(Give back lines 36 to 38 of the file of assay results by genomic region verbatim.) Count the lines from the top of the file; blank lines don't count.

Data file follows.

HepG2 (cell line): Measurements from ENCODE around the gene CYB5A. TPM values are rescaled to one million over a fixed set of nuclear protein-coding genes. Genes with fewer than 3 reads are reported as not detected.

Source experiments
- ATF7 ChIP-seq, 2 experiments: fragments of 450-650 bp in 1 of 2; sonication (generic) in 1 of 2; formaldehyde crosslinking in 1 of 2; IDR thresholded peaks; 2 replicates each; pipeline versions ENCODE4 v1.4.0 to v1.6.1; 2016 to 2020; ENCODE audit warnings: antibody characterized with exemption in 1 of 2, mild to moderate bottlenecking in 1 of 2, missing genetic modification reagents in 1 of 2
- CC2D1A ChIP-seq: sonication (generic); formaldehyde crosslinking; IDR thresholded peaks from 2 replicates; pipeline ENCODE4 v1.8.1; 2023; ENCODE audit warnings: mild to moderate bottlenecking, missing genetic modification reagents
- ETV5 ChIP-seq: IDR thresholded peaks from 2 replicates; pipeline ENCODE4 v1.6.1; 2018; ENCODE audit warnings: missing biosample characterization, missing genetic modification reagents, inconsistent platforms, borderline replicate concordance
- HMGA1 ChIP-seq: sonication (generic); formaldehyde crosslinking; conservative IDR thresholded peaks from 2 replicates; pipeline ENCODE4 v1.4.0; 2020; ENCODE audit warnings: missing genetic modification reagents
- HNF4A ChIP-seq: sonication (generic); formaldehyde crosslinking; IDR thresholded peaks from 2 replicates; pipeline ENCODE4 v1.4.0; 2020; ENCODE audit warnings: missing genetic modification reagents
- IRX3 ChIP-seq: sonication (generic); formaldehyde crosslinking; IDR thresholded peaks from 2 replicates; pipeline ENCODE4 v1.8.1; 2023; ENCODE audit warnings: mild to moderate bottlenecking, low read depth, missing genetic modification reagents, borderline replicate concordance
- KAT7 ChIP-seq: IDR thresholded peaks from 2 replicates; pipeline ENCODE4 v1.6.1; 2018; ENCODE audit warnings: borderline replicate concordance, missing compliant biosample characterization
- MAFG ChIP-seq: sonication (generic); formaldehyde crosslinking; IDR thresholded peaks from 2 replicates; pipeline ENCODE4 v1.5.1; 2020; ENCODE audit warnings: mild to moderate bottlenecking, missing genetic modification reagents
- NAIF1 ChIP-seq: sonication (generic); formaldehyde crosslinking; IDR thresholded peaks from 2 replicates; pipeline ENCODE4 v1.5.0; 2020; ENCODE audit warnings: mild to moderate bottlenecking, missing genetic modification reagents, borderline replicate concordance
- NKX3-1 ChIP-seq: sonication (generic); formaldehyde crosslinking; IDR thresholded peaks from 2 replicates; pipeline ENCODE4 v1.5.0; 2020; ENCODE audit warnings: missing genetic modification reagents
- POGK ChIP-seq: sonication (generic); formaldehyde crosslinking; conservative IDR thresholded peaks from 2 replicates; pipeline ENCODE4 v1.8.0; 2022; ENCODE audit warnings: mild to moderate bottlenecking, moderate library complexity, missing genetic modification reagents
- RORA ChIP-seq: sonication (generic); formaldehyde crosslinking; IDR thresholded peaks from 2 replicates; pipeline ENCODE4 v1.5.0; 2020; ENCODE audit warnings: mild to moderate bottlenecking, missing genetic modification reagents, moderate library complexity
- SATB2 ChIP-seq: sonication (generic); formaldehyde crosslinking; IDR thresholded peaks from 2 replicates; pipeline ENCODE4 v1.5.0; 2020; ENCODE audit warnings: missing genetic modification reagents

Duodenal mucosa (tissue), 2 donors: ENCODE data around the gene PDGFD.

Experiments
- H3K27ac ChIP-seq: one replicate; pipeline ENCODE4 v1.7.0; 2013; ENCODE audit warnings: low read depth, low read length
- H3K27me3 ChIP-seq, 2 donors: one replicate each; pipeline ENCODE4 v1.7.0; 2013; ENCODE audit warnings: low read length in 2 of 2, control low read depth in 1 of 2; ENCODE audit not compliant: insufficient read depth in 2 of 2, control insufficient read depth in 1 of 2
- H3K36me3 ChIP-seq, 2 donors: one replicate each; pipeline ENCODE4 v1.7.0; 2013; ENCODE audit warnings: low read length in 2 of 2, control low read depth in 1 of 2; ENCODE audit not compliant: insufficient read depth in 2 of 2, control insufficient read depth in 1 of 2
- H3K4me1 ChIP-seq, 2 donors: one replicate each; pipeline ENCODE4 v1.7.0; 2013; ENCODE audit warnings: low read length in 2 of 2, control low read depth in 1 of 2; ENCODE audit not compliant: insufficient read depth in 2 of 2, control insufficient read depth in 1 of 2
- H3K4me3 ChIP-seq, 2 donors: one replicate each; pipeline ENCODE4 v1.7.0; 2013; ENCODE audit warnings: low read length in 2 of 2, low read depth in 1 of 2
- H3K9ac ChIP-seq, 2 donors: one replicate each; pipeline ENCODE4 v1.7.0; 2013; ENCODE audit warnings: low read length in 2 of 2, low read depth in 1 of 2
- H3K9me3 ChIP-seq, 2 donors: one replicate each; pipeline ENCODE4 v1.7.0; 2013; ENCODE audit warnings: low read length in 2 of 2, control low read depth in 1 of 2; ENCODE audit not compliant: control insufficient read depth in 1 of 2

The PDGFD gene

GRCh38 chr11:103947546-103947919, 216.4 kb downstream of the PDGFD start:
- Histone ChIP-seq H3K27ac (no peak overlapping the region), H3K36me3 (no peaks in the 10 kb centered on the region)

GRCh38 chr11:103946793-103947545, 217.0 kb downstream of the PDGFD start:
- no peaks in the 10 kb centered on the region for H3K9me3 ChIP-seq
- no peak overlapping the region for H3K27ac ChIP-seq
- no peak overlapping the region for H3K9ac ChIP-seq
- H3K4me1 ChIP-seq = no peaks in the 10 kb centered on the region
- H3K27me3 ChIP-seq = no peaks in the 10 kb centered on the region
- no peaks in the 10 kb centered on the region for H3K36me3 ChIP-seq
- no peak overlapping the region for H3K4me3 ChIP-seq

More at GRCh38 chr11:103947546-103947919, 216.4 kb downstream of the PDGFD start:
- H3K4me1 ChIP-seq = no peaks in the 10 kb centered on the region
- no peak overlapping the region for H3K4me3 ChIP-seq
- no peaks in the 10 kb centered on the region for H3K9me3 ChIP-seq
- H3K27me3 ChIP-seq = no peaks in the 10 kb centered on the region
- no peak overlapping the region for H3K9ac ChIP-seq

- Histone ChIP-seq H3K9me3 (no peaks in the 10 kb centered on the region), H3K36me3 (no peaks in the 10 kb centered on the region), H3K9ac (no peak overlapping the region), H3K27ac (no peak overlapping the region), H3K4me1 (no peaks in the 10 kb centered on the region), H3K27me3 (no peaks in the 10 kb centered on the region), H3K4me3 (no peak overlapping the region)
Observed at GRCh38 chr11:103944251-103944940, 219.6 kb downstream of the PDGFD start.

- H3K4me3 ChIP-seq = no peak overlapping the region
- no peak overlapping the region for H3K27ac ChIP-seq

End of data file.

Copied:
More at GRCh38 chr11:103947546-103947919, 216.4 kb downstream of the PDGFD start:
- H3K4me1 ChIP-seq = no peaks in the 10 kb centered on the region
- no peak overlapping the region for H3K4me3 ChIP-seq